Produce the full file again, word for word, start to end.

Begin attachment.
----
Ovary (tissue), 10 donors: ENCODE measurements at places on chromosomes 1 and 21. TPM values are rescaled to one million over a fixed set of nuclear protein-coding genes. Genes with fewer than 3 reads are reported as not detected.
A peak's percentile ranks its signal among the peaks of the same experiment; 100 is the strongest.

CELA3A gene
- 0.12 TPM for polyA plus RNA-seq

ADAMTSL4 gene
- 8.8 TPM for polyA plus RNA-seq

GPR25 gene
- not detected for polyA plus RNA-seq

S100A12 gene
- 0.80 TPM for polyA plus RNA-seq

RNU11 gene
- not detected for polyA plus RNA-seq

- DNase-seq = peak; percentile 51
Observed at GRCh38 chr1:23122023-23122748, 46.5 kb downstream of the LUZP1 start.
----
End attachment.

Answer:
Ovary (tissue), 10 donors: ENCODE measurements at places on chromosomes 1 and 21. TPM values are rescaled to one million over a fixed set of nuclear protein-coding genes. Genes with fewer than 3 reads are reported as not detected.
A peak's percentile ranks its signal among the peaks of the same experiment; 100 is the strongest.

CELA3A gene
- 0.12 TPM for polyA plus RNA-seq

ADAMTSL4 gene
- 8.8 TPM for polyA plus RNA-seq

GPR25 gene
- not detected for polyA plus RNA-seq

S100A12 gene
- 0.80 TPM for polyA plus RNA-seq

RNU11 gene
- not detected for polyA plus RNA-seq

- DNase-seq = peak; percentile 51
Observed at GRCh38 chr1:23122023-23122748, 46.5 kb downstream of the LUZP1 start.